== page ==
The same is true for WiFi calling. You can’t complete calls outside the cellular connection unless the other user is on Signal. I really wish the company would enable this as it would make my next complaint a little less of an issue.
The phone doesn’t support the 71 megahertz band or Verizon here in America. This is a pretty big blow to two of the three major carriers in the States. The 71 band is T-Mobile’s main band to use in rural areas, and I found that the MP02 simply doesn’t recognize any Verizon SIM. Traditional WiFi calling would go a long way to help those that could mitigate this while on a home or office network.
Otherwise, I have three more knocks to the Punkt MP02 in general use. One, the interface isn’t great. It’s almost too minimalistic and not very intuitive to me. For instance, there’s no easy way to manipulate the volume. Most actions also take multiple clicks of the up and down arrows to accomplish. Answering a text takes three clicks: down, click, click. Even the “shortcuts” button for messages and contacts only works from the main home screen.
Next, you can’t sync contacts without manually downloading CSV files to the device. I know this is a pattern of the security focus, and a conscious choice, but it just seems like a miss for me. Modern smartphone syncing makes this so easy and I’d bet many younger users have never done this via CSV on any device.
And that brings me to the last gripe. I think this phone might be a non-starter for anyone under 30 years of age. Many of the interactions found on the Punkt MP02 are heavily influenced by devices that were no longer available after say the 2010s. By this point in mobile history, you had one of three devices: still holding a BlackBerry or you’d adopted either Android of iOS.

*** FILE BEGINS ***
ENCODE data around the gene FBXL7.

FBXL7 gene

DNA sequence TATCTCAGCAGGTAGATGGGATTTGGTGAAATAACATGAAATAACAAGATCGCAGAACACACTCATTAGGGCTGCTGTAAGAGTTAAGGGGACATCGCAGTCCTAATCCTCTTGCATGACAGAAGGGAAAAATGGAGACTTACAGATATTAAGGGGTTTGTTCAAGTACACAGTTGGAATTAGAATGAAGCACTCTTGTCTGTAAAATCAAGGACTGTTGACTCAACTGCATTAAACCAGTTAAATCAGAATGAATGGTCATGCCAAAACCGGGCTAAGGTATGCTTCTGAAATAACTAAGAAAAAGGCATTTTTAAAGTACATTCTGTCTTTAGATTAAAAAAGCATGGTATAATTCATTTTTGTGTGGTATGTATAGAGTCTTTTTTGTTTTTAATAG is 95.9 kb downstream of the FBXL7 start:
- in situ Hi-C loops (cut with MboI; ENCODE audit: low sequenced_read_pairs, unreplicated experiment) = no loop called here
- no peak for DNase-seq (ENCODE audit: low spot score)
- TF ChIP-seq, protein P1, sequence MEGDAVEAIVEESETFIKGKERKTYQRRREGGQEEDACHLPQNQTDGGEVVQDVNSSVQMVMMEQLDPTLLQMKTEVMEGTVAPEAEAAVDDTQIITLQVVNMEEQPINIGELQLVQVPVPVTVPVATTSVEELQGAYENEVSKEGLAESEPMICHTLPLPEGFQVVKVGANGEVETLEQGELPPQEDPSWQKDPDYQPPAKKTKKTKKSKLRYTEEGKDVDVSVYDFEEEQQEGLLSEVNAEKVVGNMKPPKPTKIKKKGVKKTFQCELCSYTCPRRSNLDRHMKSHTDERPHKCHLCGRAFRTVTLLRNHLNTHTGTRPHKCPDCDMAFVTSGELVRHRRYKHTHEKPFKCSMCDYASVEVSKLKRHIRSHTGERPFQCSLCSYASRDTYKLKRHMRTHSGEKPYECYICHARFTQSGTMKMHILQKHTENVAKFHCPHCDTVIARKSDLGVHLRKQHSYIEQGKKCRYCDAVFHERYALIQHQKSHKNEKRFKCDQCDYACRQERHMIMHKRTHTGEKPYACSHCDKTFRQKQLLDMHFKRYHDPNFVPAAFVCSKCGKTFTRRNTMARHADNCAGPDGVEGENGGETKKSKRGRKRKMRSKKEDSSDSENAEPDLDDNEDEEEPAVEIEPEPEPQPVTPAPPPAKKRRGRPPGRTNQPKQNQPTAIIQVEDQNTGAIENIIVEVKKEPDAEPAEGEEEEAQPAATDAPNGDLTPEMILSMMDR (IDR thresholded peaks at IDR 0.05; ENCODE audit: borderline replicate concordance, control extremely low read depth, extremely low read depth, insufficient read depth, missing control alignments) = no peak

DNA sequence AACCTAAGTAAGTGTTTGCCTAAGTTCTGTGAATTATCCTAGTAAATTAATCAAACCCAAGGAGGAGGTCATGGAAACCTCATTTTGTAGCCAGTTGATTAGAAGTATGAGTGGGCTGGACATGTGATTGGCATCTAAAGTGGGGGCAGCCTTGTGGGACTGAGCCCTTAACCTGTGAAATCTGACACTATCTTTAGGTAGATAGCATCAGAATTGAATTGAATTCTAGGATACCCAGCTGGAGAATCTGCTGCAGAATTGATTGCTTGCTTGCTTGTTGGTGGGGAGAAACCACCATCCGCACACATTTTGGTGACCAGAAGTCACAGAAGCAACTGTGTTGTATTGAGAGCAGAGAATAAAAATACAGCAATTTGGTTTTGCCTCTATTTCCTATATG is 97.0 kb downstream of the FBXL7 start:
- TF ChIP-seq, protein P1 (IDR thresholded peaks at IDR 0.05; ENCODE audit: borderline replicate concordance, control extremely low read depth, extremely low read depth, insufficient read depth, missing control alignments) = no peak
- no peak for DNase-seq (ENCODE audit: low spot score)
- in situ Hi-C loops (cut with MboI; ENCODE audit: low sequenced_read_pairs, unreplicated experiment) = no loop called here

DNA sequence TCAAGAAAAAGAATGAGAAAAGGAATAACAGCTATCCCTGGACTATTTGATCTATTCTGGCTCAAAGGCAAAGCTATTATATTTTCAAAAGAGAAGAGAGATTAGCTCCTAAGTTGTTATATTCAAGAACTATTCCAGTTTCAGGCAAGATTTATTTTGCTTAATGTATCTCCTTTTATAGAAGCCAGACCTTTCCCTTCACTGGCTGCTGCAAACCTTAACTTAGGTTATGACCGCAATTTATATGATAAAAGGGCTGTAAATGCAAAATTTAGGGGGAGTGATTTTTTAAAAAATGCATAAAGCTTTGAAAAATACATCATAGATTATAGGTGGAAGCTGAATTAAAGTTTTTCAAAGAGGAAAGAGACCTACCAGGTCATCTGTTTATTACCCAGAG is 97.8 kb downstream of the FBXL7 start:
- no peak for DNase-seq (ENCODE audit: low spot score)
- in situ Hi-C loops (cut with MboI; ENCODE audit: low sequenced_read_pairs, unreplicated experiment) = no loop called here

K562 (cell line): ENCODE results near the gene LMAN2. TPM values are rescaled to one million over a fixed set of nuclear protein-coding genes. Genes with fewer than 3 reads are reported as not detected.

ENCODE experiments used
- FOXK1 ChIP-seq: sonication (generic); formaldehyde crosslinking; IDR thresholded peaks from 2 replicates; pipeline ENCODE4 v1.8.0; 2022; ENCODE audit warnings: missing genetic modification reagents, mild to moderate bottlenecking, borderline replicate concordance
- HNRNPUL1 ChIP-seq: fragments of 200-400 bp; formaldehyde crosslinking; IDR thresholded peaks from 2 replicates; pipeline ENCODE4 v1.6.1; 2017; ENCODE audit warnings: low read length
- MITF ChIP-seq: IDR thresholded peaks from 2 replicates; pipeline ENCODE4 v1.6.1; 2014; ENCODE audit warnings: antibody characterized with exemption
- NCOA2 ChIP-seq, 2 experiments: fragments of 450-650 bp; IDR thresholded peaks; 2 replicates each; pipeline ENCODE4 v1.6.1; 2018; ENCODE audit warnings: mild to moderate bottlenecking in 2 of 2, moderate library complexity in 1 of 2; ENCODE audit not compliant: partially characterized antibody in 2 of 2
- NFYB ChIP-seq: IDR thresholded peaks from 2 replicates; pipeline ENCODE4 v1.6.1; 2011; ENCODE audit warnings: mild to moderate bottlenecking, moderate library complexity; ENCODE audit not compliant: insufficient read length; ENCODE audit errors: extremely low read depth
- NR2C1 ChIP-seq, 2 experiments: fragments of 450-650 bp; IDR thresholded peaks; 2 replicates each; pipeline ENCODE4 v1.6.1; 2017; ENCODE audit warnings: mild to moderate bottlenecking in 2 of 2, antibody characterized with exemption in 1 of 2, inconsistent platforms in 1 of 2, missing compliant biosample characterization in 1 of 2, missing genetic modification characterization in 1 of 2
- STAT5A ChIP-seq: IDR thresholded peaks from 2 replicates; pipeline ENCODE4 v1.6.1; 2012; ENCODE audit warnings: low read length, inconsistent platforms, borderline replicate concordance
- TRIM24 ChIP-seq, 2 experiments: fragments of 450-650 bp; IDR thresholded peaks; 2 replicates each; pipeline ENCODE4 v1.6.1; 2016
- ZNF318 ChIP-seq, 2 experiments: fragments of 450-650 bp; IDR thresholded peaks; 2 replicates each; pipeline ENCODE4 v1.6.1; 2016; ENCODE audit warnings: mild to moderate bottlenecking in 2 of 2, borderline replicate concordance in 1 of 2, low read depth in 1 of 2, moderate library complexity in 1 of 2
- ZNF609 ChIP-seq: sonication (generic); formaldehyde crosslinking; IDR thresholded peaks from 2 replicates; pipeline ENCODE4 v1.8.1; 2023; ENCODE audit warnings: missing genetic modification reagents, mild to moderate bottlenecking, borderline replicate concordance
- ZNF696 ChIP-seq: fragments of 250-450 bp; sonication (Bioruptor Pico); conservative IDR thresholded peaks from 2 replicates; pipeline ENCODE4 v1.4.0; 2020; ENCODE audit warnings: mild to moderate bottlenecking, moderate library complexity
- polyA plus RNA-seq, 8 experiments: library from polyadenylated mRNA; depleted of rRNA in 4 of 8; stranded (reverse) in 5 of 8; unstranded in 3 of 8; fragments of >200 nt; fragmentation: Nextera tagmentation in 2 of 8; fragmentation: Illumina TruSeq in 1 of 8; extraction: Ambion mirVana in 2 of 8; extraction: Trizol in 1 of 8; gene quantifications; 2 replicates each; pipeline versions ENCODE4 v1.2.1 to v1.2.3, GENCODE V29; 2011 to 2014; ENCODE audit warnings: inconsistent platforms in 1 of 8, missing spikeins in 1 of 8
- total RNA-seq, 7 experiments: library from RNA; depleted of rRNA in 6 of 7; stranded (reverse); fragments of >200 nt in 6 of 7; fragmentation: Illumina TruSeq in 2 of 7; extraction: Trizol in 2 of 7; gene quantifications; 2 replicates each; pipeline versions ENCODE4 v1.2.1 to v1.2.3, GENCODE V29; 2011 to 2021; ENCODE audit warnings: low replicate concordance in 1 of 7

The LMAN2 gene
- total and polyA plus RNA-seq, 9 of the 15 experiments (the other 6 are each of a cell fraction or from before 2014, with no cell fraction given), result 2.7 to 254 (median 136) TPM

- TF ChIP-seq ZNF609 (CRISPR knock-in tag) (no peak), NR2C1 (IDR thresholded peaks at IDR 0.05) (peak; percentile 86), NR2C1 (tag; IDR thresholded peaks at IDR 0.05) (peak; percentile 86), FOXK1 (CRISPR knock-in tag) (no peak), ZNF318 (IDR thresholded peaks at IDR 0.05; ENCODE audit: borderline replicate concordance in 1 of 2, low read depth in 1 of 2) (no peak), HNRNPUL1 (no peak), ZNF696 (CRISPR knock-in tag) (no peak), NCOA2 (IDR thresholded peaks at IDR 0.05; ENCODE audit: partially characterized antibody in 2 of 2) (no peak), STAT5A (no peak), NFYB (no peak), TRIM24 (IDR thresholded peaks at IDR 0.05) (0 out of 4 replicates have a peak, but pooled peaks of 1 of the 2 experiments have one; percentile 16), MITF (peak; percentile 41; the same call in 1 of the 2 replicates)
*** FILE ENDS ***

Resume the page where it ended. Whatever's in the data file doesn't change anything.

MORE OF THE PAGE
Picking up the Punkt is like a time capsule in a way. T9 actions for texting are a completely foreign concept. Downloading a physical file to upload your contacts is as well. It’s almost a contradiction in a way as I do think the current generation would be interested in the Punkt ethos.
The younger tech users are becoming more and more aware of the digital data they sacrifice and searching for new ways to circumvent those hooks to big techs like Google and Apple. However, I think the learning curve to using the MP02 may be too much of a hurdle over options like de-Googled alternatives like Copperhead or CalyxOS. These custom ROMs offer some similar security measures without sacrificing the hardware or app stores they expect to have on modern phones.
With the slimmed-down OS onboard the Punkt, it’s no surprise battery life has been great. I was able to easily get multiple days out of general usage. Standby should last at least a week. If you are only placing the occasional sub-thirty minute call and texting I could easily see you getting a 3-4 day endurance time on the MP02.
Again, I’m torn on the Punkt MP02. It’s always refreshing to see a company take the idea of merging great design into a secure communication device. We expend our data in numerous ways online and taking back that to an extent can be compelling. Re-establish more one-to-one communication with our loved ones is also a noble offering. I just don’t know if this is worth it for the masses though.
I personally found that I felt too handicapped by the MP02 to use it as my daily driver. And maybe that’s the balance. I could see a world where users could have this as a secondary phone for vacationing or date nights. You can simplify your interactions by throwing your SIM in the Punkt and know that only truly important contacts can get in touch.
At $379 it still might be a hard sell, but I hope the company continues its path. Punkt has teased some more versatile phones that may offer a more complete alternative to traditional smartphones. I’m encouraged by that thought and look forward to what Punkt releases next.
If you are interested in the Punkt MP02 you can purchase the phone direct from the company’s storefront below. It’s available in both Black or Light Blue variants.